Perspectives on Work in Mexico, Alfonso Bouzas Ortiz (coord.), Mexico, 2010, 347 pp.

Currently, the growth of more developed economies has stagnated and some countries are in recession, particularly in Europe; similarly, growth has diminished in several emerging and developing countries. According to a report developed by the International Labour Organization, 1this economic weakness is expected to have negative effects upon labor markets in approximately six months from now; moreover, employment rates are not expected to return to the levels registered before the 2008 crisis until 2016.

Given this reality, Mexico faces a significant challenge, despite the economic recovery observed in 2010, with a 5.5% GDP (following -6% in 2009) and a 6% unemployment rate; however, the unemployment rate dropped slightly in 2011 to 5.5%,2 showing the need for public policy to cushion the loss of jobs.

Within this context, reading the book Perspectivas del trabajo en México (“Employment perspectives in Mexico”) helps to understand this complex situation through seven essays organized along three main themes: Reflections, Realities and Challenges.

The Reflections were developed by Aleida Hernández, Katerine Bermúdez y José Alfonso Bouzas. Hernández’ essay exposes the foundations of the nation-state and its consolidation under the law, giving way to a new state-legal order that has been washed-out in the context of current economic globalization. In her analysis, Hernández emphasizes the importance of the welfare state in which the State becomes the main regulator of economic activity and conserves the nature of capitalism, establishing social guarantees that constitute a pact between capital and work, and ensuring viability and stability of the capitalist production system. In this phase, labor law was created as an instrument to regulate class conflict, as crystalized in collective bargaining and/or negotiations. Nonetheless, the structure of State power is transformed under the process of economic globalization, undermining social and labor rights.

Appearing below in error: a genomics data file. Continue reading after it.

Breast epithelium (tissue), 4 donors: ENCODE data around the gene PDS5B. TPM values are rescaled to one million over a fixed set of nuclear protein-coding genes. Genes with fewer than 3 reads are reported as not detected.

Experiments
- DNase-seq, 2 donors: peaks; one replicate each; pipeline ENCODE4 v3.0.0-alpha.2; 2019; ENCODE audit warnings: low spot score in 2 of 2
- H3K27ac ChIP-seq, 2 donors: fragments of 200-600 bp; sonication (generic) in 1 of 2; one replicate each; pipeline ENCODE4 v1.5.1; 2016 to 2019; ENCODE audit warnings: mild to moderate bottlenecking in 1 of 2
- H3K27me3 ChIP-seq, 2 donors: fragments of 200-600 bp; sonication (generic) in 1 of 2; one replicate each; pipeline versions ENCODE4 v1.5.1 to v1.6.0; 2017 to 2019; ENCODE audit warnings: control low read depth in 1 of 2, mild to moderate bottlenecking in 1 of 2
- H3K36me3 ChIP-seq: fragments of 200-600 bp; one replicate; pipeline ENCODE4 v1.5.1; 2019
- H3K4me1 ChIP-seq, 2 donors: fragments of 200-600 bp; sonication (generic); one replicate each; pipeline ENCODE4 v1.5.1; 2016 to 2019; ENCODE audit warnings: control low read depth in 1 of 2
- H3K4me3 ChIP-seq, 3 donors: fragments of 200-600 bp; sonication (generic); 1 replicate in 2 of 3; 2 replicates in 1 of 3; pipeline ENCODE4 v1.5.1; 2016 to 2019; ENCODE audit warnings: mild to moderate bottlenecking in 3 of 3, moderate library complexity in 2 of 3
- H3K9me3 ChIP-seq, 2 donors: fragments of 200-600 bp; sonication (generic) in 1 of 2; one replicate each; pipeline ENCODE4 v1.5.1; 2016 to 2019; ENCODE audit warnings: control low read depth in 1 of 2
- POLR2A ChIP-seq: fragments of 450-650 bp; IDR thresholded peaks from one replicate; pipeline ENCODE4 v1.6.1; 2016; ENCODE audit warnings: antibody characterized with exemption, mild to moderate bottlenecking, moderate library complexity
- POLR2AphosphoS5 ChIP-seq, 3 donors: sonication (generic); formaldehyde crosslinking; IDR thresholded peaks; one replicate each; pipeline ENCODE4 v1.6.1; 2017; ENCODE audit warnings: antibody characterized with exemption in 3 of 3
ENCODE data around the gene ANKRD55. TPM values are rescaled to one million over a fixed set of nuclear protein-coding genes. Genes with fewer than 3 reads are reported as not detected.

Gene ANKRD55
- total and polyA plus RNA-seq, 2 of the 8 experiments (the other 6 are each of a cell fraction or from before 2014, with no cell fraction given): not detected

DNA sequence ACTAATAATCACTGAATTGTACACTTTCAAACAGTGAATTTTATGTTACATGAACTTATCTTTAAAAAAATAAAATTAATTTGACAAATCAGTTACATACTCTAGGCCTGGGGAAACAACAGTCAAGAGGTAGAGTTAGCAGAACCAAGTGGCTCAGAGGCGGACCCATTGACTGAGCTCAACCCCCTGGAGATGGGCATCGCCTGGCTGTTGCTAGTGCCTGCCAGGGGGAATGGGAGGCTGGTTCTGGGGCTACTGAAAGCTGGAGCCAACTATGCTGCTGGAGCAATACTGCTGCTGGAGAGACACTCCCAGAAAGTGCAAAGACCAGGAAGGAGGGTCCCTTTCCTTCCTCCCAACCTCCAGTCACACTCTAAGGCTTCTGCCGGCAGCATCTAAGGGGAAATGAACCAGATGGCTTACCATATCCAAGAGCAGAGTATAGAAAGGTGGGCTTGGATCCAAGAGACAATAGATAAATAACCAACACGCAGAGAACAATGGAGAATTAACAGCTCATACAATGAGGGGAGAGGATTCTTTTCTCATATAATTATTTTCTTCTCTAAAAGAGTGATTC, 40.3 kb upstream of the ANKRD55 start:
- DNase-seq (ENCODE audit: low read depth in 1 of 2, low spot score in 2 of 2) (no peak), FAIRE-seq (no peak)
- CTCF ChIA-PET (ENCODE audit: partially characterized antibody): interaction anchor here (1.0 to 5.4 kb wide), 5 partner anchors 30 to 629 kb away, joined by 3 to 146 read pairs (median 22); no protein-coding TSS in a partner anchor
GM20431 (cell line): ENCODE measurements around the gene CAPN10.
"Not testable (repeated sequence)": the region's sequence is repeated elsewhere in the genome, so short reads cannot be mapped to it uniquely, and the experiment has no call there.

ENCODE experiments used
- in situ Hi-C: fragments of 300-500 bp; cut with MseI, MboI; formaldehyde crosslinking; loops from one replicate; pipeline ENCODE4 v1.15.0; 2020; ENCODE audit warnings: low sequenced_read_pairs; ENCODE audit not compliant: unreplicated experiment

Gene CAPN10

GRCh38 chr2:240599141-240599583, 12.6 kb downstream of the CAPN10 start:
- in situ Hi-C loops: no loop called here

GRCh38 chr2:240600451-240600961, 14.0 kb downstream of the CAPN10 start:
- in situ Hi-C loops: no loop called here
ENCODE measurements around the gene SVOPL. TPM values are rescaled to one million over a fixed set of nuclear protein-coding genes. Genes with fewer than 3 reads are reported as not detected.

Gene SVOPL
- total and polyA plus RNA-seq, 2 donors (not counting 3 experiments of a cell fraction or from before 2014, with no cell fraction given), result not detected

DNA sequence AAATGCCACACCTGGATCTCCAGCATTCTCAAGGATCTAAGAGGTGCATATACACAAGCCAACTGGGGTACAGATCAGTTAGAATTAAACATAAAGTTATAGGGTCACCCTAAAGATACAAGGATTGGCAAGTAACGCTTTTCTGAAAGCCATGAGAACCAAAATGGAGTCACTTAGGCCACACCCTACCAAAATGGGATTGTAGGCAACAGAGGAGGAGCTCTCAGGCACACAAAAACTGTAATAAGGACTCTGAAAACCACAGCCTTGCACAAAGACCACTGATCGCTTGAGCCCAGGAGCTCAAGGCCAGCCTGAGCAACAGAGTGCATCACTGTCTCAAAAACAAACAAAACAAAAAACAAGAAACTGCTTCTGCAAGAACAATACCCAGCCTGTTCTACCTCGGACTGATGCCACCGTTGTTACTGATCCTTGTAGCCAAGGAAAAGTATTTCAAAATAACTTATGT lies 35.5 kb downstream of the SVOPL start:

Bermúdez’ contribution describes the main forms adopted by labor law, derived from the changes in the organization of labor due to the introduction of technological development: mainly, the transition from a rigid structure to a more flexible one. The author underscores the effects of globalization on deepening the dual structure of the labor market, which presents the need for new procedures for union activity. She also reviews international contributions from law to improve workers’ labor conditions.

These Reflections end with the essay by Bouzas, who presents the main issues in the transition from labor relations established under the welfare state and mixed economies, to current day economies. Today, within the parameters of flexibility, workers perform with insecurity on the labor market, on the job, in their posts, in terms of income and in the workplace; this has generated an intense debate about the loss of victories by worker organizations, the degradation of labor conditions that are rigid by existing standards but in practice lie outside of the norm. The author ends with a recommendation to change the current model of labor relations.